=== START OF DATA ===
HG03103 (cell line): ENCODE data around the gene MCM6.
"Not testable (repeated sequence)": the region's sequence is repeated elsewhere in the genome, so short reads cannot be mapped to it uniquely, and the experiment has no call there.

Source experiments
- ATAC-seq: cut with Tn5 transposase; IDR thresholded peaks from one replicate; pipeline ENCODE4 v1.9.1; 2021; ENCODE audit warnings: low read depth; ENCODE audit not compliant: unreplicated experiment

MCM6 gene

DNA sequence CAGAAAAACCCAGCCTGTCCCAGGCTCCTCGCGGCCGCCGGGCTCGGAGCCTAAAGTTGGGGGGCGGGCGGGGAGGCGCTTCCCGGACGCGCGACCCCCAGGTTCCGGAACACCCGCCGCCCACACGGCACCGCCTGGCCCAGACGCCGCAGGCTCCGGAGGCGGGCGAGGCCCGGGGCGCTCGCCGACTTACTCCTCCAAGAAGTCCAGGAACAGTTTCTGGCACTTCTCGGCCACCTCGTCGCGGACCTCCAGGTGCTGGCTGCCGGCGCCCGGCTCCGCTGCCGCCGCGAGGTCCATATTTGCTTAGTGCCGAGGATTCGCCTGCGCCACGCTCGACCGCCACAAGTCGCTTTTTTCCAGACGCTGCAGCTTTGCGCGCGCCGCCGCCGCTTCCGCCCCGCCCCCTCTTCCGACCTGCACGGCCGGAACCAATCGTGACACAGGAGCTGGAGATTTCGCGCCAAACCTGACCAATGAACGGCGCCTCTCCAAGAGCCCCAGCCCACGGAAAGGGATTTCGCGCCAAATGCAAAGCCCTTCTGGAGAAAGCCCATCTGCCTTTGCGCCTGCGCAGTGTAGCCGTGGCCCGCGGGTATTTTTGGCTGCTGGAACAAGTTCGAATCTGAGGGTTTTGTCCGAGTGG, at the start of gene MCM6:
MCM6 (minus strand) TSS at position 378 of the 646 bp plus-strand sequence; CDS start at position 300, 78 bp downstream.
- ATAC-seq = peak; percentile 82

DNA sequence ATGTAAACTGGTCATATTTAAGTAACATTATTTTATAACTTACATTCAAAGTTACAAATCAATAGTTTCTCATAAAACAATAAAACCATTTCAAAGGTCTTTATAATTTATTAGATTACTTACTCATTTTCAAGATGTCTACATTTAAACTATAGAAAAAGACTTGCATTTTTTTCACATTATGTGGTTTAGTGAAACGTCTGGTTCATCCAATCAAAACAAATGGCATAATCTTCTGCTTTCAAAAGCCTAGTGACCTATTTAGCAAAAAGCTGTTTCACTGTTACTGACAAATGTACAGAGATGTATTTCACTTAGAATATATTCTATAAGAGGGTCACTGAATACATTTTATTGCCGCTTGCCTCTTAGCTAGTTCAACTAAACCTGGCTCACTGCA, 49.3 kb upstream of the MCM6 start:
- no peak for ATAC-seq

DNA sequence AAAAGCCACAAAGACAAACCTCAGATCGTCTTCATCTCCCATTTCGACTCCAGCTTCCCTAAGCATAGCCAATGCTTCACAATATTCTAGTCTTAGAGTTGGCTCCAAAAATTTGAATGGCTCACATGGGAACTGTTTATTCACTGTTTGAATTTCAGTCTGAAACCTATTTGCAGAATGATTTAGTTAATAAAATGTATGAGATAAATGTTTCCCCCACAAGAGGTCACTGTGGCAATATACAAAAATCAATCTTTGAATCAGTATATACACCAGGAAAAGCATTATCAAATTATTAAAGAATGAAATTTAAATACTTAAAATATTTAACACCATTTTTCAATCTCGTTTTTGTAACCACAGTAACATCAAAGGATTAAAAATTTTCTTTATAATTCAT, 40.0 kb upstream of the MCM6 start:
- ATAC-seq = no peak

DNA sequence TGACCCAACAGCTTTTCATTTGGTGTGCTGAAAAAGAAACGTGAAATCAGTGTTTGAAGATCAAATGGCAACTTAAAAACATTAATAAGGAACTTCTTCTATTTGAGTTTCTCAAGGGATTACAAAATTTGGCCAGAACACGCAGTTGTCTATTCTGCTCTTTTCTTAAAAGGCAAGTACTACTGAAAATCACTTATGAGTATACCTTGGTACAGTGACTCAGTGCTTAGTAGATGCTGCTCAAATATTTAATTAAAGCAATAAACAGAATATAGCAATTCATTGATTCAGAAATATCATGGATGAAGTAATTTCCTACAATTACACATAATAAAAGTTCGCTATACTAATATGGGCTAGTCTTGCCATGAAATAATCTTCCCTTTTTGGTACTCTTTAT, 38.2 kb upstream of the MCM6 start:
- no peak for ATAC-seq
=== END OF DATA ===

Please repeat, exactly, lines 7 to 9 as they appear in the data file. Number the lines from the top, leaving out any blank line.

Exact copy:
MCM6 (minus strand) TSS at position 378 of the 646 bp plus-strand sequence; CDS start at position 300, 78 bp downstream.
- ATAC-seq = peak; percentile 82

DNA sequence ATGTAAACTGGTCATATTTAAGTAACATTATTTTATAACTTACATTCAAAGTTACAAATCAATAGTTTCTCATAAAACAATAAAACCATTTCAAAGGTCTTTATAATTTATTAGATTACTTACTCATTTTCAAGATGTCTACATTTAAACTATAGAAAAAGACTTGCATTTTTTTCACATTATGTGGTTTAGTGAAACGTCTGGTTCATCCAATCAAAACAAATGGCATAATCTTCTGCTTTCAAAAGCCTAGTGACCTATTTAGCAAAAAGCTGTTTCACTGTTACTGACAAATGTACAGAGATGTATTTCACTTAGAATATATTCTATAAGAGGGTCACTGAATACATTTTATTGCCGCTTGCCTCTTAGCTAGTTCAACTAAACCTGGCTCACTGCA, 49.3 kb upstream of the MCM6 start: